Why should the driving age in Hawaii be raise to 18 years old?Why should the driving age in Hawaii be raise to 18 years old?

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ako6777's profile pic

ako6777 | Middle School Teacher | (Level 1) Associate Educator

Posted on

The state I live in allows adolescent to drive at the age of 16 years.  I have mixed feelings about this.  Since you asked for reason why the legal driving age should be raised to 18 that is what I will discuss.

As many know, the adolescent brain at the age of 16 is still in major development mode.  Of significant importance is the development of the frontal lobe.  This area of the brain assists in inhibition, concentration, attention and multitasking.  Although this area is developing, it still displays some weaknesses.  Many have observed the spontaneity of adolescents.  Their tendency to act without thinking first and never worrying about consequences.  This is my main concern for adolescent drivers.   

besure77's profile pic

besure77 | Middle School Teacher | (Level 1) Senior Educator

Posted on

In the state that I live in a 16 year old can only have one other person in the car with them for the first year that they have their drivers license. I think that this is positive because it is less distracting for the driver. It makes it illegal for them to pile 4 or 5 of their friends in the car. If they break this rule, they lose their license for a certain amount of time.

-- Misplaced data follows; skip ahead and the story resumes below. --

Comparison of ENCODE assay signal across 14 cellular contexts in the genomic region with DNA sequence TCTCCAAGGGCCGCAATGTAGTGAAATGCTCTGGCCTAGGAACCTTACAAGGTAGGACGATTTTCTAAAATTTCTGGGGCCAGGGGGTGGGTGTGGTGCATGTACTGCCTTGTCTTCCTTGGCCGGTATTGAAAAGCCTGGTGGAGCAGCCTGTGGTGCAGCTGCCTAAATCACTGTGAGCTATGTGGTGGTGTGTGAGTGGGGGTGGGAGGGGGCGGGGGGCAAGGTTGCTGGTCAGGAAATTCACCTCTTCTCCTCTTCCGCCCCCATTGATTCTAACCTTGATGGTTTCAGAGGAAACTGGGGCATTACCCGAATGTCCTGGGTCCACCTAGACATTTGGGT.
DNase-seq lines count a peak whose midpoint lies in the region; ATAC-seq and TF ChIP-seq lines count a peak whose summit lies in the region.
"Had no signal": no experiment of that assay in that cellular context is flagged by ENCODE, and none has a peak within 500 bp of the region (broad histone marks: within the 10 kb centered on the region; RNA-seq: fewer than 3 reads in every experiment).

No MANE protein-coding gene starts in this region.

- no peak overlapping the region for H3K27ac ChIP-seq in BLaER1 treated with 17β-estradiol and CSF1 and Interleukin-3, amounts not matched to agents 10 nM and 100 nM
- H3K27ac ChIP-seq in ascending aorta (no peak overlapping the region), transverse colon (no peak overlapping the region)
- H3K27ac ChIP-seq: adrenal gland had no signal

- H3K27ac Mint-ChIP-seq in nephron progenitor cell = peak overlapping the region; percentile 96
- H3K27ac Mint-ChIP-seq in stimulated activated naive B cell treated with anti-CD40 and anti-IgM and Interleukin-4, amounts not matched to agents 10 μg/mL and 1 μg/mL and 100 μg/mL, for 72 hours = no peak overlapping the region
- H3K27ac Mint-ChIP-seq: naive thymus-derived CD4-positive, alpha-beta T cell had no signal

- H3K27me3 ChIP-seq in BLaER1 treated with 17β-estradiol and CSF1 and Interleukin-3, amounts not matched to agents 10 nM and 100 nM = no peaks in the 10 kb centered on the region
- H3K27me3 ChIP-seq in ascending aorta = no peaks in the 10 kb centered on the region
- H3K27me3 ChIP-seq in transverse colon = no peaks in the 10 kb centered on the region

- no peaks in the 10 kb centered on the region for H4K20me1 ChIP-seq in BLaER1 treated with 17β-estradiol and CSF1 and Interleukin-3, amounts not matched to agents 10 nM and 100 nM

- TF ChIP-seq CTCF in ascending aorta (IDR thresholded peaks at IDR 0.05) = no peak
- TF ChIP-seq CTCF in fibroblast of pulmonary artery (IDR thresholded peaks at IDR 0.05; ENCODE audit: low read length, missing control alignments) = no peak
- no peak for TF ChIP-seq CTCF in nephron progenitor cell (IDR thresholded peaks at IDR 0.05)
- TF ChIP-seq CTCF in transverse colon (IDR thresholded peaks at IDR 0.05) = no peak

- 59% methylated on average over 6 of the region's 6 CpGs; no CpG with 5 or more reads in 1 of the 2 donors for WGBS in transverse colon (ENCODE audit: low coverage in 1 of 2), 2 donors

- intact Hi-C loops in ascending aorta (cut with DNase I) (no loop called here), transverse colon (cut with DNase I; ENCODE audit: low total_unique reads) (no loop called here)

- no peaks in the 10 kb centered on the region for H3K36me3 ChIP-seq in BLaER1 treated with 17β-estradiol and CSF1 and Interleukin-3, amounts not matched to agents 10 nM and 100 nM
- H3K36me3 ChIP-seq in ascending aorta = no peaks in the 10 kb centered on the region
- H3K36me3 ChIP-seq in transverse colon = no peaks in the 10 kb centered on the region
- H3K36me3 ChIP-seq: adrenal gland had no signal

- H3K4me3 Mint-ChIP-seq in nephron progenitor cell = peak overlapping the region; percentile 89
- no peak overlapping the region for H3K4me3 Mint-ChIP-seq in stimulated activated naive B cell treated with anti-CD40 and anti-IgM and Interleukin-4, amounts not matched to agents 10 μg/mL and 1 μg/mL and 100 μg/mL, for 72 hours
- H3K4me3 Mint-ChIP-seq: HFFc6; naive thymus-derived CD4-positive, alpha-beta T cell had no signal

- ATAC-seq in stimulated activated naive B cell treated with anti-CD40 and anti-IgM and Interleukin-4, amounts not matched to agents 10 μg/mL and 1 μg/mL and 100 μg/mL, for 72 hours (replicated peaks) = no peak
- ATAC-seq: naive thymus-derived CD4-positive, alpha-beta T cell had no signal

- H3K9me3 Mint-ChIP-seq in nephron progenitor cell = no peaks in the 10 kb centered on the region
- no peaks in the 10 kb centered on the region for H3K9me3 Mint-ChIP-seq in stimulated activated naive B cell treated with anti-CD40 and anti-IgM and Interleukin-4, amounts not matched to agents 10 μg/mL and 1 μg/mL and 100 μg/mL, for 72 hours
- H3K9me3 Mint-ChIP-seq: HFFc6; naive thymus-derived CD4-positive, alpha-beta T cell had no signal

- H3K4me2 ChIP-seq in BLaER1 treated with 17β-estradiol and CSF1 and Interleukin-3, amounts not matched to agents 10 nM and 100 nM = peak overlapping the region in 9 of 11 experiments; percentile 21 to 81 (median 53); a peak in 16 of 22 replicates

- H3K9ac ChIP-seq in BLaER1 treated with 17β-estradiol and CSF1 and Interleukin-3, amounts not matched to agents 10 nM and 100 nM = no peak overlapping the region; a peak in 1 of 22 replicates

I personally believe that 16 is too young for anyone to drive, no matter what state they live in. Eighteen is a good age for many reasons. An eighteen year old is generally more mature than a 16 year old. They are ready to go to college, work, and start their adult lives. I do not think a 16 year is ready for this.

 

brettd's profile pic

brettd | High School Teacher | (Level 2) Educator Emeritus

Posted on

I agree with the premise of raising the age everywhere, of course, I'm not 16 or 17 anymore (by a longshot).  I might feel differently if I was.

Many European countries already have an age limit.  For one, this takes cars off the road, which is never a bad thing for both the environment and traffic control.  But Europe also has much better public transit and much smaller land mass to deal with.

In Hawaii specifically, and I've only been there twice, mind you, traffic was pretty bad in and around Honolulu, where the bulk of the state's population is.  The road system they have there was never designed for the number of vehicles it currently handles, in my opinion.

As a teacher, I like the idea of not having students younger than seniors driving to school each day.  It eases parking issues, but also, a sophomore in high school is easily distracted behind the wheel, especially with friends in the car.

pohnpei397's profile pic

pohnpei397 | College Teacher | (Level 3) Distinguished Educator

Posted on

You could argue this pretty much the same way you would argue it for any other state.

What I would start with is the idea that younger teens are responsible for a much higher percentage of car crashes than they should be (given how many of them drive compared to people of other ages).  I would point out that kids of that age are not yet all that mature and may tend to make really bad choices that they would not make when they are older.

Specific to Hawaii (or at least to Honolulu) you could argue that there is less of a need for teens to drive in Hawaii because of how compact the city is and how good the bus system is (or at least was when I lived there).  But, on the other hand, that's not going to do you much good if you live out in Nanakuli or Laie...

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